Top 6 tips for starting a career in Public Relations

Top 6 tips for starting a career in Public Relations

With a background in foreign languages, content marketing and copywriting, I was excited to transfer my diverse skillset to the PR industry when I started working at Scriba back in March.

But whilst I had worked alongside PR teams in previous jobs – and was familiar with their roles and responsibilities – I still did a lot of research into the industry and the company where I was applying to work.

So, if you’re thinking about a potential career in PR and are looking for some tips and tricks before jumping in at the deep end, take a peek at my advice below to hopefully feel inspired!

  1. Hone your interests

As with any sector, PR is a greatly varied sea of specialisms, meaning it’s important to do some investigation into the different areas that exist.

From in-house teams to big or small-scale agencies, with a B2B or B2C focus – and some even being sector-specific – there are a multitude of factors to consider when finding the areas that excite you the most.

As well as carrying out good old traditional research, one thing I truly encourage is getting some hands-on experience – you can’t beat it! And with a wealth of internships, work-shadowing opportunities, webinars, blogs and social media content also available at your fingertips, you’re well-equipped to find your niche in no time.

  1. Write here, write now

As PR is all about reputational management and how a firm is perceived in the public eye, a lot of the time this is channelled through the traditional and digital media space. Therefore, it’s super important that as a PR professional, you enjoy writing. Lots of writing.

When crafted correctly, words are powerful things that have the power to positively influence a business’s chosen audience. So, to keep your penmanship skills tip-top, try to get into the habit of writing regularly. Starting a blog, joining a literary group or doing your own journalistic story hunting are all great ways to channel your inner writer.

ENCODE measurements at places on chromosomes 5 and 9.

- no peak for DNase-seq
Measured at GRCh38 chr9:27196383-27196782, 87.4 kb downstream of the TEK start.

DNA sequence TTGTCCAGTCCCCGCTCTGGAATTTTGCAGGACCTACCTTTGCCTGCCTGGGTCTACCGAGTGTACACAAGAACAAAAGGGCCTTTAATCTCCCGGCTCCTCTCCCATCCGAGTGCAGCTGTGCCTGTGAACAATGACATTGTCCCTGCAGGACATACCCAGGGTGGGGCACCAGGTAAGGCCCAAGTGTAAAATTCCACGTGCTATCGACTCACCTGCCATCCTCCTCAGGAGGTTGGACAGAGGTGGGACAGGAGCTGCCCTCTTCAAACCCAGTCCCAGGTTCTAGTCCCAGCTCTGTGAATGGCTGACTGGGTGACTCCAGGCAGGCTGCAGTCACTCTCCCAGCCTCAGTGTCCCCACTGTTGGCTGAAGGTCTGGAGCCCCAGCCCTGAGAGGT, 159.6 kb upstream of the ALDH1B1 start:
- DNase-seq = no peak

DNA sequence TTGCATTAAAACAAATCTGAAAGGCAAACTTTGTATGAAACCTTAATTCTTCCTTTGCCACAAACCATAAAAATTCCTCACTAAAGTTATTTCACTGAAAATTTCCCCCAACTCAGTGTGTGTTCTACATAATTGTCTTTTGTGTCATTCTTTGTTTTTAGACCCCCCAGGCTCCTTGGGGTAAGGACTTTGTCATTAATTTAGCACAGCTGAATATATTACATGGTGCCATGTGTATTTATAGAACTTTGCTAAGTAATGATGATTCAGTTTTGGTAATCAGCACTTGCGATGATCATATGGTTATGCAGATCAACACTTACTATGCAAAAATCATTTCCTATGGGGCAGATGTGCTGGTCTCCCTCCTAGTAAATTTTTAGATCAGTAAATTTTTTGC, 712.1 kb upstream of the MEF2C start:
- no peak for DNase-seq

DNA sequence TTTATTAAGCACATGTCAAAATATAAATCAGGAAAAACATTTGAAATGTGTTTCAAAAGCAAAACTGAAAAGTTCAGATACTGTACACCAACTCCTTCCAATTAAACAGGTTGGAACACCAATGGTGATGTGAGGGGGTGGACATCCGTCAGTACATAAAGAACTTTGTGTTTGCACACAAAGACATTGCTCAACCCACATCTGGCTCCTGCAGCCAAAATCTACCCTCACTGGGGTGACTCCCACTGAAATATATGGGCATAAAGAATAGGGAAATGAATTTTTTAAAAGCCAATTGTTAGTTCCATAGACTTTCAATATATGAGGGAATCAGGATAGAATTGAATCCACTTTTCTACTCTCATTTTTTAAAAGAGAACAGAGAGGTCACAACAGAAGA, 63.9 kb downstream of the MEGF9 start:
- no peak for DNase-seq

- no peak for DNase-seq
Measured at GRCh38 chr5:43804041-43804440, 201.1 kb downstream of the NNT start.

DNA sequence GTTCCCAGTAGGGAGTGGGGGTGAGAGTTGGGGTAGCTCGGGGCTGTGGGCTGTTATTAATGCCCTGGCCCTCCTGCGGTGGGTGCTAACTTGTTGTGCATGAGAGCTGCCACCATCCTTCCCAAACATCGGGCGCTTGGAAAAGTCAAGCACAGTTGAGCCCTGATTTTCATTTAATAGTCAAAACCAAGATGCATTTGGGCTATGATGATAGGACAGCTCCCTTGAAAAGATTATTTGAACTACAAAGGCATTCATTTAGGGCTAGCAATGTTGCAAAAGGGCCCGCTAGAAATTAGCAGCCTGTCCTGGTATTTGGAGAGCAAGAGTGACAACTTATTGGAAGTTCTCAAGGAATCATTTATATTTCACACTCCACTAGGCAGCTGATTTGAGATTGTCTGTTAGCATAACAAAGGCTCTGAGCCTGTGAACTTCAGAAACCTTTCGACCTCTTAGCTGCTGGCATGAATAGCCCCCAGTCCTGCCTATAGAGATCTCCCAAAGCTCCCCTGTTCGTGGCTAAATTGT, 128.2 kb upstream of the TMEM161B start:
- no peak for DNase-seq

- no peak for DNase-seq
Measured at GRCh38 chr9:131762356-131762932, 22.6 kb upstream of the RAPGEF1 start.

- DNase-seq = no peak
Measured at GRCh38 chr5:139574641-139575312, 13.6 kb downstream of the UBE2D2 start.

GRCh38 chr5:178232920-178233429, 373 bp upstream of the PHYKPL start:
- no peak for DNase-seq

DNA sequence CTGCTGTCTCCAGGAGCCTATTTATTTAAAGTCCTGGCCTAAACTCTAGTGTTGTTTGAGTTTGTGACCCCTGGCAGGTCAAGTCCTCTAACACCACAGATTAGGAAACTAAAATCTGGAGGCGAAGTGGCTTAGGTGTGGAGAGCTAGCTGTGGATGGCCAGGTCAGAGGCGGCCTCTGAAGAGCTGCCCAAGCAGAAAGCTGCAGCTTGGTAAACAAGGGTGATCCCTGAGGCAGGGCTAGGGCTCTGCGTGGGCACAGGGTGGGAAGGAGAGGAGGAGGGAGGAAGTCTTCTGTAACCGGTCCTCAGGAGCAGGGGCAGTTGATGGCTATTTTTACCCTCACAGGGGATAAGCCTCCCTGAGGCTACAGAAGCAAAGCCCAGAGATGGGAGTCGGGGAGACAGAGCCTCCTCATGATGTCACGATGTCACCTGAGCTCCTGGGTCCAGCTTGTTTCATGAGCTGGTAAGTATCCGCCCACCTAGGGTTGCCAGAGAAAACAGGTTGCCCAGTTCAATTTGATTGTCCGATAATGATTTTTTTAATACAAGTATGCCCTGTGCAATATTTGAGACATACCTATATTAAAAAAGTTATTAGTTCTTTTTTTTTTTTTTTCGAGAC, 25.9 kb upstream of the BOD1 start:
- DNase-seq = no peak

1. Embrace face-to-face contact

Whilst we rely on an arsenal of emails, texts voice and videocalls to get us through the weekly communication battle, there’s so much to be said for attending a meeting in person. But with all this technology, people can forget about real human interaction – and even be scared of it – but in PR this isn’t a viable option.

Now, we know that time is of the essence, so daily – even weekly – meetings aren’t really feasible for clients, but for example, if you’re working in an agency, monthly or bimonthly get-togethers are crucial for ensuring you’re on their wavelengths and under the skin of the business.

  1. Live, eat and breathe news

As a savvy communications professional in the making, it’s useful to get into the habit of digesting your daily dose of news. This could be in any local, regional, national or sector-specific title, which could be of interest to the brand you’re doing PR for.

This perma-monitoring plays a pivotal role in you being the eyes and ears for your client, helping to maximise the potential media opportunities out there for them.

So, if you’re trying to stay in tune with the news surrounding certain industries, trends or topics, setting up Google Alerts is a great way to tailor the headlines you’re interested in!

  1. Learn to adapt

The skill of being a chameleon comes more naturally to some of us than others, but because working in PR is changeable from day-to-day, the ability to acclimatise to a host of different situations is a real must.

For example, if you’re used to writing essays, you’ll find that press releases, features, award entries – and any number of other PR-related tasks – are vastly different from this. Therefore, it’s important that you have a can-do attitude and can deal with constructive criticism, especially in the days when you’re trying to grasp a new style of writing.

  1. Demonstrate an appetite for learning

You may land your dream job in PR, but that doesn’t mean that the learning and effort stops there. In fact, it’s only the basis of a long and fruitful career in this fast-paced industry.

As you soak up advice and information about how the comms industry works, you’ll start to shape the direction you’d like your role to go in. So, an enthusiastic desire to learn on the job – as well as a proactive interest to seek out self-development opportunities – is a top tip from my side, because this will make you the most successful and happy PR expert you can be.

By Amy